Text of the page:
More than 1000 domestic-violence reports were made to Wairarapa police in the year ended June 30 - about 19 a week - although that was fewer than in other years.
New Zealand has a shameful domestic-violence record, with thousands of women abused by their partners.
Figures given to the Wairarapa Times-Age confirmed 1009 such incidents were reported in Wairarapa in the year to the end of June.
Wairarapa police family-violence co-ordinator Detective Sergeant Tony Heathcote said such incidents made up a significant part of police work and were of particular concern.
"It's a problem but we're happy that it's been steadily declining over the last few years," he said.
"We see any family violence as a problem because we appreciate the damage that it does within families in terms of victimisation.
"A significant amount of harm is done to families because of it."
Mr Heathcote said the decline could be attributed to the networks in the region which supported families dealing with violence, as well as better attendance to incidents by police.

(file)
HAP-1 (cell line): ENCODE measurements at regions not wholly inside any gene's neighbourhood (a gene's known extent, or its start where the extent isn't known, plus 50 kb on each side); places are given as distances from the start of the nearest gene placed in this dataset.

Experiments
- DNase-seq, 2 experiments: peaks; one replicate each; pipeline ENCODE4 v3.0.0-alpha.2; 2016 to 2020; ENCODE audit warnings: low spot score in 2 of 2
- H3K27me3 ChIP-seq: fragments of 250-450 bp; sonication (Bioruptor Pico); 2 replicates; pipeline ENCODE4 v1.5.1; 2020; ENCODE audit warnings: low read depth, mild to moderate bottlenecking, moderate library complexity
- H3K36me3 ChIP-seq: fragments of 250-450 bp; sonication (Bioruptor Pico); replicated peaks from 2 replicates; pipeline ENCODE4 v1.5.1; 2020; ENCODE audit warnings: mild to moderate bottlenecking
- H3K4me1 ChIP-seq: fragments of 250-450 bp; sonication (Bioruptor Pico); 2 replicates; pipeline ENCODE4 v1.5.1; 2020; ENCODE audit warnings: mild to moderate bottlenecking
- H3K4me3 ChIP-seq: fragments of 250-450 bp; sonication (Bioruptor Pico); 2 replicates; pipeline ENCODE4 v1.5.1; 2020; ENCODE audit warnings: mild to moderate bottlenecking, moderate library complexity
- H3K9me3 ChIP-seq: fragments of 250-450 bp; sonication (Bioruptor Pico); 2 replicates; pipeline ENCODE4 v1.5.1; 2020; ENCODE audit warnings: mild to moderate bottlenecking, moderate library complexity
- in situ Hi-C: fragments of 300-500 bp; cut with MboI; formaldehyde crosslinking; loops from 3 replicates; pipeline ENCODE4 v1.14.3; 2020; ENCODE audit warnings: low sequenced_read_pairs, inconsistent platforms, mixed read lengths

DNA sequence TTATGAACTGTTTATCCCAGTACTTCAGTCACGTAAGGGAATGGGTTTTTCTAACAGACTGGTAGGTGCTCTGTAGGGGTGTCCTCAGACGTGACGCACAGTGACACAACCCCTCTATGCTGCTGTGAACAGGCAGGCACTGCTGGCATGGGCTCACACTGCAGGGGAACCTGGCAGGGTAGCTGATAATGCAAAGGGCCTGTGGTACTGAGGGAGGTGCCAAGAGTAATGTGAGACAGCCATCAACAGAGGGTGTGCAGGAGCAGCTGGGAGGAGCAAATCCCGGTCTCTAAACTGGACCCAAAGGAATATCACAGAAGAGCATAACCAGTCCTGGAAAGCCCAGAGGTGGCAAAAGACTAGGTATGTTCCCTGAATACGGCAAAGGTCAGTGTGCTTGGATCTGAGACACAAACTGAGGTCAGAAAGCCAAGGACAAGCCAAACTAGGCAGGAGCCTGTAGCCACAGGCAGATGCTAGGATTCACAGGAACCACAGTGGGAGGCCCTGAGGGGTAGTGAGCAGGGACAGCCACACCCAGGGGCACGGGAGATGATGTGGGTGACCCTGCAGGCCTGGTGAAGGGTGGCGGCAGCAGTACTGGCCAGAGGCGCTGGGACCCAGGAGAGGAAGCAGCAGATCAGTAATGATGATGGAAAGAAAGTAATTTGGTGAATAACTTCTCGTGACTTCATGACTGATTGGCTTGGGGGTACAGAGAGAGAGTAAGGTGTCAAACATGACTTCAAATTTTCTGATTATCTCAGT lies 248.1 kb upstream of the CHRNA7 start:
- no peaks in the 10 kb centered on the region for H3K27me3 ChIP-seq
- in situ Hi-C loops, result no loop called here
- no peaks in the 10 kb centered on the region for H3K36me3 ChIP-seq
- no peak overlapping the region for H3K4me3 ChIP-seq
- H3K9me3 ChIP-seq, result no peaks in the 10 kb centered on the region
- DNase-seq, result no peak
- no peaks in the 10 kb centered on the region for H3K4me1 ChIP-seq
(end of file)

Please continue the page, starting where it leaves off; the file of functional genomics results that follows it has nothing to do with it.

Although not all cases were reported, he said it was accepted there had been a decrease in incidents and not just in the number of cases reported.
Wairarapa Violence Free Network co-ordinator Gerry Brooking said there had been a decline in family violence in Wairarapa since 2009, although there was still a long way to go with the problem.
She said more people were seeking help with community-based organisations before things escalated out of control.
"They're seeking help rather than having professionals ... having to go in there in a government-enforced way."
Ms Brooking said it was generally accepted about 20 per cent of incidents were reported to police and this number had dropped in the last 10 years.
Wairarapa Women's Centre co-ordinator Yvonne Davy said domestic violence was a huge problem, locally and nationwide.
"Domestic violence takes all forms - there's emotional, spiritual as well as physical," she said
The women's centre runs programmes year-round aimed at building confidence for women.
Addressing domestic violence was about breaking the cycle - for men and women, Ms Davy said.
People had to ask themselves whether they wanted their children to learn "this behaviour" and pass it on to their families.
Nationally, close to 90,000 domestic-violence incidents were reported in the past year - a total of more than 240 a day.
A similar number of calls were made to the Women's Refuge hotline during the same period - with nearly 86,000 crisis calls received.
Twenty-three family-violence deaths were investigated by police.